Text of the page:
FFA Cup coach spotlight: Chris Taylor

Ahead of the huge Victorian Westfield FFA Cup derby this Friday night between South and the Knights, we analyse the career upswing of South Melbourne's Chris Taylor.

From the humble surroundings of Chaplin Reserve in Sunshine, to the state-of-the-art facilities at South Melbourne, Chris Taylor is now the toast of Victorian football.

But it has not always been smooth sailing for the Leicester-born coach.

Long before guiding South to the state's inaugural PS4 National Premier Leagues title last year, winning an unprecedented treble with Dandenong Thunder in 2012 and leading Melbourne Knights to within a penalty kick of a Victorian Premier League crown four years earlier, Taylor was making his name at Sunshine George Cross - a club that gave us Kevin Muscat, Manny Muscat and John Markovski.

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Not to mention Ernie Merrick, Paul Trimboli, Damian Mori, Craig Foster and Ernie Tapai all called Chaplin Reserve home at some stage throughout their careers.

And it is there where the 55-year-old enjoyed the highest of highs and lowest of lows.

"I think you take knowledge from all of your experiences. George Cross was certainly an experience for me," Taylor told www.theffacup.com.au.

With George Cross on its knees and facing an uncertain future, having been one of eight Victorian teams to participate in the now defunct National Soccer League (NSL), Taylor returned to Sunshine - where he enjoyed nine years as a player after Sunshine City merged with George Cross in the 1980s - and helped the club climb from the depths of the state's third-tier competition to the VPL in consecutive seasons.

While George Cross' return to the pinnacle of Victorian football gave Taylor iconic status, it was not long before plans were afoot to call time on his tenure as the relationship between coach, committee and fans turned sour.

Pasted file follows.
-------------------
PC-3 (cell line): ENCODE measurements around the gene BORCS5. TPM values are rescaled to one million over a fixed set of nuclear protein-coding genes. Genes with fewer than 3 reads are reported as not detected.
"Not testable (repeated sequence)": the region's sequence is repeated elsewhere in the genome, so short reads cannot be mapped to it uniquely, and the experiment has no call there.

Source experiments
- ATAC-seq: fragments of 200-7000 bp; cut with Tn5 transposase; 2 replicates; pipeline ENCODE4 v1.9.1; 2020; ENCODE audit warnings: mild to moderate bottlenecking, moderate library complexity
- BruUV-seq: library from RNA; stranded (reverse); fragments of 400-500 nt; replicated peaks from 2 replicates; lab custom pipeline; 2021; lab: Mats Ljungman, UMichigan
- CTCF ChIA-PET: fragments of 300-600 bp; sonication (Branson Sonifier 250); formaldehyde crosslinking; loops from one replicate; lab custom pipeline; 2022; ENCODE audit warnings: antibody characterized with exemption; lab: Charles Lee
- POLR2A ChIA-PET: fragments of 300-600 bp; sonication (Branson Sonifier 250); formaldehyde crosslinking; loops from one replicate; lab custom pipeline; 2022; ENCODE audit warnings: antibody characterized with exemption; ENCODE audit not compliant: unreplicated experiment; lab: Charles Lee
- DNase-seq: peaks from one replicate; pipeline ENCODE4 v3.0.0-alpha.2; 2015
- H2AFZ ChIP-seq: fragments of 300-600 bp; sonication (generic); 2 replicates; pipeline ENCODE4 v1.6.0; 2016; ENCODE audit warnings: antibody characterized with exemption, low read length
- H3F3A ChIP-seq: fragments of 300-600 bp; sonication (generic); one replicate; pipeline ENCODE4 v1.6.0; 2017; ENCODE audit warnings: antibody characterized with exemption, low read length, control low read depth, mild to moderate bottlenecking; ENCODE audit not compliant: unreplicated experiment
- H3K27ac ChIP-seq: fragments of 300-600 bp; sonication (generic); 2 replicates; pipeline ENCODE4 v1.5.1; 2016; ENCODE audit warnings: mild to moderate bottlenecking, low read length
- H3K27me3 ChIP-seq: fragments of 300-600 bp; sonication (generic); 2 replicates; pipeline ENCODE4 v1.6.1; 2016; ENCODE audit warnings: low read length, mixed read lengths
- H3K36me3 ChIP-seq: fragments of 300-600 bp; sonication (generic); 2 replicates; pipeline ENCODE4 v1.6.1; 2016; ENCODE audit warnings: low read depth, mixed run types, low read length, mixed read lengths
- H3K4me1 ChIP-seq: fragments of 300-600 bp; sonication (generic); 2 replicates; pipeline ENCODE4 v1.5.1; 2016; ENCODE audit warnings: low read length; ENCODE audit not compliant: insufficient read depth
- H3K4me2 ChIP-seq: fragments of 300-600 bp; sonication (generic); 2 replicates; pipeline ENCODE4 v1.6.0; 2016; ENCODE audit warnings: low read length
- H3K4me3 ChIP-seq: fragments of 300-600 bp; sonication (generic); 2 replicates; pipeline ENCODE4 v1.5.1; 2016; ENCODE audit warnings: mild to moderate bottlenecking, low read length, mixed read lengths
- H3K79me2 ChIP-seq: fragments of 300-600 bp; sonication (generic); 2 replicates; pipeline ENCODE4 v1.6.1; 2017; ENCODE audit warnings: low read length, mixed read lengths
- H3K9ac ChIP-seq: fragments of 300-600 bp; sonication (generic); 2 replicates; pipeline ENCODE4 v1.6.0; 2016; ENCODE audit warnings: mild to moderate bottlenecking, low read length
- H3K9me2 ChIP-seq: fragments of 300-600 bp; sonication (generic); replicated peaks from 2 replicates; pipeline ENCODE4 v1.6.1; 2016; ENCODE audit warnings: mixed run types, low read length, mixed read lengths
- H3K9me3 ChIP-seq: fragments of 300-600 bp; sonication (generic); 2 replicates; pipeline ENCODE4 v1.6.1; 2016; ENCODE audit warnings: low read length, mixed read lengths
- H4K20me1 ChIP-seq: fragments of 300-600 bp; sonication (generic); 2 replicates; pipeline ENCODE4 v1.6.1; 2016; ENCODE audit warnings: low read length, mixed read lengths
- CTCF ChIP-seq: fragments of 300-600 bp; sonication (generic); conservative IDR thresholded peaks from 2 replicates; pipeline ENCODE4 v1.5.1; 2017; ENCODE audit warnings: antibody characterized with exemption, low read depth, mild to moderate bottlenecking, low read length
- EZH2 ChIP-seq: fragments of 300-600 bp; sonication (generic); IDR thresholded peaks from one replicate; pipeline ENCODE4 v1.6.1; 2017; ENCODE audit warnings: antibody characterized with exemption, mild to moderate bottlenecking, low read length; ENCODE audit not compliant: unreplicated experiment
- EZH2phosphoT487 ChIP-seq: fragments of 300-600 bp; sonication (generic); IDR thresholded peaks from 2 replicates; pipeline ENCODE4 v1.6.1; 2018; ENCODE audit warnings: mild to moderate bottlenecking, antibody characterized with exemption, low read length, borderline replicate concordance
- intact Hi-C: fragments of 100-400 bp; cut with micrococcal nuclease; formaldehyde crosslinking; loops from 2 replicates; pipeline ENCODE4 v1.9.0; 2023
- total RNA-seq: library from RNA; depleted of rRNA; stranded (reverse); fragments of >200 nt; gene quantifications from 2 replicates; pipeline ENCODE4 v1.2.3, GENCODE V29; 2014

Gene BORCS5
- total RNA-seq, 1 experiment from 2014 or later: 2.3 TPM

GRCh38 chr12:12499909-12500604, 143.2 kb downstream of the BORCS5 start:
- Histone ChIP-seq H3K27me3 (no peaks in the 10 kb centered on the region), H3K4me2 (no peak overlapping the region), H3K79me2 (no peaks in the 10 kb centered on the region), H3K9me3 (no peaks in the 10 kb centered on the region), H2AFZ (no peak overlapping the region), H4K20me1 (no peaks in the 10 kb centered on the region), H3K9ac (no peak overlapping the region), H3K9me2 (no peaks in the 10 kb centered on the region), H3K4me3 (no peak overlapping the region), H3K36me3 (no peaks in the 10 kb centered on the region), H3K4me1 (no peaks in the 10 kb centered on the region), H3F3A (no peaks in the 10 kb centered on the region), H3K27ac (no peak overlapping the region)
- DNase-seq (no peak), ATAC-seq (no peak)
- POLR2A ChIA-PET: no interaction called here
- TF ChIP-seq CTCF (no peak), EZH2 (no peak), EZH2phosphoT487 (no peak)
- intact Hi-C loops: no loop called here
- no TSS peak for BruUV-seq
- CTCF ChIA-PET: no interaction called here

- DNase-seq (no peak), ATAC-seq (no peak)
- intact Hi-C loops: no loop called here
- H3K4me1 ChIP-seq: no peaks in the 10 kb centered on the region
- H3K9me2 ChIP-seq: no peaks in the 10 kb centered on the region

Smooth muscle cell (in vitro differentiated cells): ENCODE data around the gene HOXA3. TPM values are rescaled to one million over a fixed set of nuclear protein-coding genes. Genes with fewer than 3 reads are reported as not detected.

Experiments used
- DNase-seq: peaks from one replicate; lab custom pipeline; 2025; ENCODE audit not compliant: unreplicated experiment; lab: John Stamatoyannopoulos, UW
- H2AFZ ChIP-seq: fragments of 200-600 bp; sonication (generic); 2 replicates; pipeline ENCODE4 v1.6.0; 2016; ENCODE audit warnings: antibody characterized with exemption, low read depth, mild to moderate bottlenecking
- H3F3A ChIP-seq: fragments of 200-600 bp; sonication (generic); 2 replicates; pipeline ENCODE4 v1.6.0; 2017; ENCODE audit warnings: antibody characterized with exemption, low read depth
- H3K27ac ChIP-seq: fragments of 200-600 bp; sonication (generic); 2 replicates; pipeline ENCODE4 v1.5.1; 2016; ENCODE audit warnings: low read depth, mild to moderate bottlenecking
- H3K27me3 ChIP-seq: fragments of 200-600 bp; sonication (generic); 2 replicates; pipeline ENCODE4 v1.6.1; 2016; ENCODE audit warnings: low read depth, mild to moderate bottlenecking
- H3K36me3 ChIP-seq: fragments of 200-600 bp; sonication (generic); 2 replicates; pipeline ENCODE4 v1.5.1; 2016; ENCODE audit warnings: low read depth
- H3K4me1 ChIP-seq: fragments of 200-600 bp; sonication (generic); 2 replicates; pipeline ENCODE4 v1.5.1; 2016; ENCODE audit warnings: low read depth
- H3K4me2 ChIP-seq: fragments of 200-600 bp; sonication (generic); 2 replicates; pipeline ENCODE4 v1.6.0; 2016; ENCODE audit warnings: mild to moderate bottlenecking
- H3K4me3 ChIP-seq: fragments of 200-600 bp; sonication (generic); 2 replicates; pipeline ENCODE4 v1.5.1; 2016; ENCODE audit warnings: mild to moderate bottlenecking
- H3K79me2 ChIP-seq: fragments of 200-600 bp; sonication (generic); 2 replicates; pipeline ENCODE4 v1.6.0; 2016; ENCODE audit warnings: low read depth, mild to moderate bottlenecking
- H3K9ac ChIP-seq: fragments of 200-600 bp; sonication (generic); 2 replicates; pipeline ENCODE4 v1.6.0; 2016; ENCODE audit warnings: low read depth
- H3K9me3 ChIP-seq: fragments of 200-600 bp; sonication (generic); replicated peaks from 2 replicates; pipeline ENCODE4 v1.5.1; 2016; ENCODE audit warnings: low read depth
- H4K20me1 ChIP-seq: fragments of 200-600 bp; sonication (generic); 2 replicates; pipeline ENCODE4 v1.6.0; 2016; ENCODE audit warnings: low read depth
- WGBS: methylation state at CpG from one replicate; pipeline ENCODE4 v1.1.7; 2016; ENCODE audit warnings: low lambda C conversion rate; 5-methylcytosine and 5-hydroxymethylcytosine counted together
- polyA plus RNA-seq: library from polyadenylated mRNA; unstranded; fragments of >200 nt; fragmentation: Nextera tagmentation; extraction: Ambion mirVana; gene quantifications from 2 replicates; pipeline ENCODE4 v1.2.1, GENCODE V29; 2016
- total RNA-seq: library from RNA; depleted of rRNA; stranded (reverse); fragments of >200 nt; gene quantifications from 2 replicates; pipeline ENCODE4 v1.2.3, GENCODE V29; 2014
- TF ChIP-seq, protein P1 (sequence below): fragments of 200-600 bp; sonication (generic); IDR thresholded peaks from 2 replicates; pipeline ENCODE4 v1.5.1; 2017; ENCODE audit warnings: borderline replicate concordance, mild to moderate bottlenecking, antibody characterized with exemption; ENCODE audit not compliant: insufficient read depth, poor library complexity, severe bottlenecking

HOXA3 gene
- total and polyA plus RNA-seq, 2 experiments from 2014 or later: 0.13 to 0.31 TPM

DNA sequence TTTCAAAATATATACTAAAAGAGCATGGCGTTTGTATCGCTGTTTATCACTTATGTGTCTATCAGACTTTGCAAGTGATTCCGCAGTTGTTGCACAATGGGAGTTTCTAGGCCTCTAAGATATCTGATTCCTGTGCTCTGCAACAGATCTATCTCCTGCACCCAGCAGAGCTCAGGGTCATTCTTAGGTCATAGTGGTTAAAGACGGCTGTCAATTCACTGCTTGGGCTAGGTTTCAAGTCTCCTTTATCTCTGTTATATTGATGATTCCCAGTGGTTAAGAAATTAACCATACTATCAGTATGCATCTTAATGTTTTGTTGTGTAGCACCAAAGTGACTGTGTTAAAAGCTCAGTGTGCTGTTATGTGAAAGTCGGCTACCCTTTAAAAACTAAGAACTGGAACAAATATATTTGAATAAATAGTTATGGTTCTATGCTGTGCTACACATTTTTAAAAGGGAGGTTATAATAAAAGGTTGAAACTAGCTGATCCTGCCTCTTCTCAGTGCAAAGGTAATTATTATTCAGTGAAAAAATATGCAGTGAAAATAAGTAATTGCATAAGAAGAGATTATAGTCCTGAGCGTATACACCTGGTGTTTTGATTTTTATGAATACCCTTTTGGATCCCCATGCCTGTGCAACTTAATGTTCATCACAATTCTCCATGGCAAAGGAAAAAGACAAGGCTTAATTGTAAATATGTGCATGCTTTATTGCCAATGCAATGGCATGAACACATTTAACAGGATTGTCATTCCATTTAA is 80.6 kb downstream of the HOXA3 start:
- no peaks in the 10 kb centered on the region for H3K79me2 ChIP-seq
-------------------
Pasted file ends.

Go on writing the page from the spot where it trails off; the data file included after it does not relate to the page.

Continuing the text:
Despite avoiding relegation on the final day of the season in 2005, with limited resources and a teenage Manny Muscat leading the charge, Taylor was sacked the following campaign after just six games.

"Going back to the club, it is like one of the heroes returns and the first year was fantastic. The first year is like the honeymoon. The second year people become a little bit more familiar with you but we got promoted," Taylor said.

"Probably the biggest achievement for me was the third year, staying in the Premier League with a very, very young and inexperienced side.

"The difficulty is, though, the longer you are at the club the more people become familiar with you and George Cross typified that. 

"The first year no one dare speak to you, the second year people get a bit more familiar with you and the third year the bloke in the canteen is trying to tell you how to pick the team.

"That kind of summed up what the club was like. But football over here in general, two years is a good lifespan for you at most clubs because people want change for the sake of change."

Fast-forward nine years and the Englishman has gone from a maligned coach in the western suburbs to one of, if not, the best in Victoria.

During that time he has unearthed Socceroo full-back Ivan Franjic, who was handed his debut at the tender age of 17, while Mate Dugandzic (Knights) and Steve Pantelidis (Altona East) were both provided with a platform to eventual Hyundai A-League careers.

Taylor himself is ambitious and confident of progressing beyond the boundaries of the PS4 NPL, though he would much prefer to embark on that journey with South, who are not giving up hope of competing in the Hyundai A-League in the future.

"My immediate focus is on South Melbourne and my dream would be to get them in the A-League," he added.